As I wrote last time, my weekend at the World Tea Expo was incredibly exciting and informative. I had the privilege of listening to (and even speaking briefly with) Mark Blumenthal, the founder and Executive Director of the American Botanical Council. Mr. Blumenthal reviewed the recent clinical and epidemiological research regarding the health benefits of tea.

It is truly staggering, the increasing amount of research being devoted to the connection between tea drinking and good health. And it is difficult to ignore the daily reports about tea’s potential. Of course, as Mr. Blumenthal emphasized during his lecture, it is very important to draw conclusions conservatively and not to read too much into the results of small studies.

As an example of the incremental nature of research, a WebMD feature authored by Jeanie Lerche Davis cited a study in which tea-drinkers’ and coffee-drinkers’ immune cells were exposed to germs in a Petri dish. In the tea drinkers, the immune cells immediately activated. However, there was no such response in the coffee drinkers’ immune cells.

This study of course suggests that tea drinking may boost the body’s immune function. However, it’s important not to extrapolate too much from individual studies such as this one. Though research like this is very, very promising, it will take years and perhaps decades of research to verify all the potential connections.

Nevertheless, there are certain things that we tea drinkers can take to the bank. Even if you put aside the proliferating studies showing that tea can boost metabolism, block allergic response, slow tumor growth, protect bones, improve skin, etc., etc., it is nonetheless clear that a connection between tea and good health exists. The WebMD feature mentioned above also quoted John Weisberger, Ph.D., the senior researcher at the Institute for Cancer Prevention in Valhalla, N.Y. Dr. Weisberger found that both green and black tea are rich in polyphenols. Polyphenols are antioxidants that seek out free radicals that can damage normal cells. Dr. Weisberger further estimated that green and black teas have 10 times the antioxidants that fruits and vegetables have.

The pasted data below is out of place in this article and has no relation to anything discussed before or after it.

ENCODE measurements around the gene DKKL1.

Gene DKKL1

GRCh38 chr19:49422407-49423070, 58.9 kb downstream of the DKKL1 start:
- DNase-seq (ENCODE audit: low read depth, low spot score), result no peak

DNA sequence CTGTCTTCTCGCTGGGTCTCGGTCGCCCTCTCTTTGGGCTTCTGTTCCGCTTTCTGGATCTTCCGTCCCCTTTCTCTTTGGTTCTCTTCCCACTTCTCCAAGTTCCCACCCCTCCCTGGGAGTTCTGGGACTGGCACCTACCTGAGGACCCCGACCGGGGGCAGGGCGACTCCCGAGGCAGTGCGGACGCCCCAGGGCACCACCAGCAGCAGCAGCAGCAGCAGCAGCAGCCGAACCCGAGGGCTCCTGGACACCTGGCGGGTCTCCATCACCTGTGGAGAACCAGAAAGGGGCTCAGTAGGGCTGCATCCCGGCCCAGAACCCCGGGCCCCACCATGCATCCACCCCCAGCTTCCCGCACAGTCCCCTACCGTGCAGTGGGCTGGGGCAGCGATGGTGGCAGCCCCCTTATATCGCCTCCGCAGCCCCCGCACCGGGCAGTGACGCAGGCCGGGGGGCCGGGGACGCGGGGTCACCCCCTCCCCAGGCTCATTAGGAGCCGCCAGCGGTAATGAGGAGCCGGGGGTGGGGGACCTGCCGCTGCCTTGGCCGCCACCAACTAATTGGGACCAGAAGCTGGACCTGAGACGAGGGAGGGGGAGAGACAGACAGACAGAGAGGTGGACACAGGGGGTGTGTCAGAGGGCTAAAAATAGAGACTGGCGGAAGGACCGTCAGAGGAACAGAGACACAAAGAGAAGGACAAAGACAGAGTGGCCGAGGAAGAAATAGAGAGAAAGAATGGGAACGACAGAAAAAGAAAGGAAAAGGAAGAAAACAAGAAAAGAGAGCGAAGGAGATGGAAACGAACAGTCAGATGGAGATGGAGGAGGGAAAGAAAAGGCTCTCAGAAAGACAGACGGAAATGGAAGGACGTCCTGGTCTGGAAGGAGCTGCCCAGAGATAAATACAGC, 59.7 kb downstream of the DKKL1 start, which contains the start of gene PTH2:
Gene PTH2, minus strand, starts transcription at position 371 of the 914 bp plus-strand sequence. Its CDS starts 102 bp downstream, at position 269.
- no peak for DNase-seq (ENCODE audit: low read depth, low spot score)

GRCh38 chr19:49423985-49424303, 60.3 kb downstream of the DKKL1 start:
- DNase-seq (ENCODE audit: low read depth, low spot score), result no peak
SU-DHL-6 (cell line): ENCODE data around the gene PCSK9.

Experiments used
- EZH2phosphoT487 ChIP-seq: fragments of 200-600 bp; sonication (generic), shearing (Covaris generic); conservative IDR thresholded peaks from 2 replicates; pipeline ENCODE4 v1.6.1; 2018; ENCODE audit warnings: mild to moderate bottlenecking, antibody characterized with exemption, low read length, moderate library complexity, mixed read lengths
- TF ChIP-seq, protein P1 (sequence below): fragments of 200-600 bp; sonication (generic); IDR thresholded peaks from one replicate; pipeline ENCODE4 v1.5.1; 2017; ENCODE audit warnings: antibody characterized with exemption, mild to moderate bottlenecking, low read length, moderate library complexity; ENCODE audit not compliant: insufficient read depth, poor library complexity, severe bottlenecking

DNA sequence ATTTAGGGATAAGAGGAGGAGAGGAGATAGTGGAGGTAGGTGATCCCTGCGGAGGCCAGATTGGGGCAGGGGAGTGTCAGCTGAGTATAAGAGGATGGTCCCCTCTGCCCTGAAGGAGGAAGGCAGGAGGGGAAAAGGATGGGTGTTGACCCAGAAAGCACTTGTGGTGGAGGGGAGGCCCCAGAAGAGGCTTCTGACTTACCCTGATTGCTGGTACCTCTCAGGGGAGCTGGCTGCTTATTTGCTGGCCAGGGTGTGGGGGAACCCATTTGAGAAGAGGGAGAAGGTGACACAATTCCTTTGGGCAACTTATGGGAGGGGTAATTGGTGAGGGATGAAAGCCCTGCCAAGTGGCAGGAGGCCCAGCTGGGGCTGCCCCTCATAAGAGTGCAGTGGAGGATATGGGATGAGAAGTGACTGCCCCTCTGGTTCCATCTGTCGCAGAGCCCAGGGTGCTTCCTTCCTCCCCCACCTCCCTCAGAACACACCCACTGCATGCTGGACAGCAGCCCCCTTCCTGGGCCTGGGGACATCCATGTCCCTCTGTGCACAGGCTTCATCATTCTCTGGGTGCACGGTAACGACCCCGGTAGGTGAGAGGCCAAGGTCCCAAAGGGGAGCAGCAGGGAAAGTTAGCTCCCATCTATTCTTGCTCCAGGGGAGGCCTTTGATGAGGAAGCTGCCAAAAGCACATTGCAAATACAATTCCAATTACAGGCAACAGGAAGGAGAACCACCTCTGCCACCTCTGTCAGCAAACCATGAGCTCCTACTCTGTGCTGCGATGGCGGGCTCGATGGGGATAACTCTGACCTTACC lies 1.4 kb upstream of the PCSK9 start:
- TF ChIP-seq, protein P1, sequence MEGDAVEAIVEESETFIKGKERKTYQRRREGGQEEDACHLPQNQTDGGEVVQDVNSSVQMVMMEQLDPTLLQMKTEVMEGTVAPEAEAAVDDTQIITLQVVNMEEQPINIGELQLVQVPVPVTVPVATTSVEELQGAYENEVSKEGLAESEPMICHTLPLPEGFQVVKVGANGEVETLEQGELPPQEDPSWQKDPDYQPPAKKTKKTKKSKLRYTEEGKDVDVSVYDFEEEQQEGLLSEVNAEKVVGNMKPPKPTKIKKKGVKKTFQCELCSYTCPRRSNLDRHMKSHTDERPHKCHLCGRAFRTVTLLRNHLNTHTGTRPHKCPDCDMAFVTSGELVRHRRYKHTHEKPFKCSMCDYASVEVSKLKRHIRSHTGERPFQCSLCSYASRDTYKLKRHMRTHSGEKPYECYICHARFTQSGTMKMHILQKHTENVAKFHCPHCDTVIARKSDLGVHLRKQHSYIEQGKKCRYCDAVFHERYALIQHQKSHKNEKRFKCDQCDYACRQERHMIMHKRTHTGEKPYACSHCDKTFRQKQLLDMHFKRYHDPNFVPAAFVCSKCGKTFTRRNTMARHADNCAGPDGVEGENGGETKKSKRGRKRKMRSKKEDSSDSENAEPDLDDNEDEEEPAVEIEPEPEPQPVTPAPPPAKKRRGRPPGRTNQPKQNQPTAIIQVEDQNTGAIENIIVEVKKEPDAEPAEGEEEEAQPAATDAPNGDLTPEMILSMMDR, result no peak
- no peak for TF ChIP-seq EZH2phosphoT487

Whatever research uncovers and verifies in the future, we know for sure that antioxidants are helpful to the body, and that tea contains antioxidants. You can rest assured that your tea is a wholesome drink!

Thursday, June 5, 2008

What's cooking, baby!

Hello, everyone! I just spent an amazing weekend at the World Tea Expo in Las Vegas. Judging from what I saw and heard, the tea industry is not only booming, but also unfurling in many different directions. One of the most exciting of these directions is, of course, FOOD. A few months ago, I discussed pairing food with tea, but now there is a proliferation of efforts to actually cook with tea. Presumably, one benefit is the addition of tea’s antioxidant benefits to food. More importantly, though, tea truly enhances taste and flavor.

As I walked among the hundreds of booths and presenters, I saw a large variety of chocolates and candies and cookies with tea mixed directly into the recipe. And it wasn’t a gimmick – I could distinctly taste the tea, and the fusion of flavors was interesting and delicious. (I’ll tell you about the green tea liqueurs later!)

The World Tea Expo also featured a series of “Cooking with Tea” demonstrations, featuring some of the top chefs in the country. Many of the chefs incorporated masala chai into their dessert recipes. This is not entirely surprising -- after all, masala chai is usually recommended as a dessert tea pairing based upon its distinctive spiciness. A suggested technique of Michael Minor, Executive Chef of the Border Grill Las Vegas was creating a reduction from masala chai. He boiled about four cups of masala chai over medium heat until it became a syrupy one-cup reduction sauce. Thereafter, he mixed the sauce into vanilla ice cream and re-froze it. This fusion of vanilla ice cream and masala chai was then added to an amazing bread pudding. I can definitely vouch for this dish!

Michael Minor also used the same technique to create a lemon myrtle tea reduction to pour over Hawaiian Opah Ceviche. For us vegetarians, the appropriate substitute for ceviche is tofu. Another interesting tea concoction was a strawberry soup created by Claude Cevasco, Chef Instructor at Le Cordon Bleu.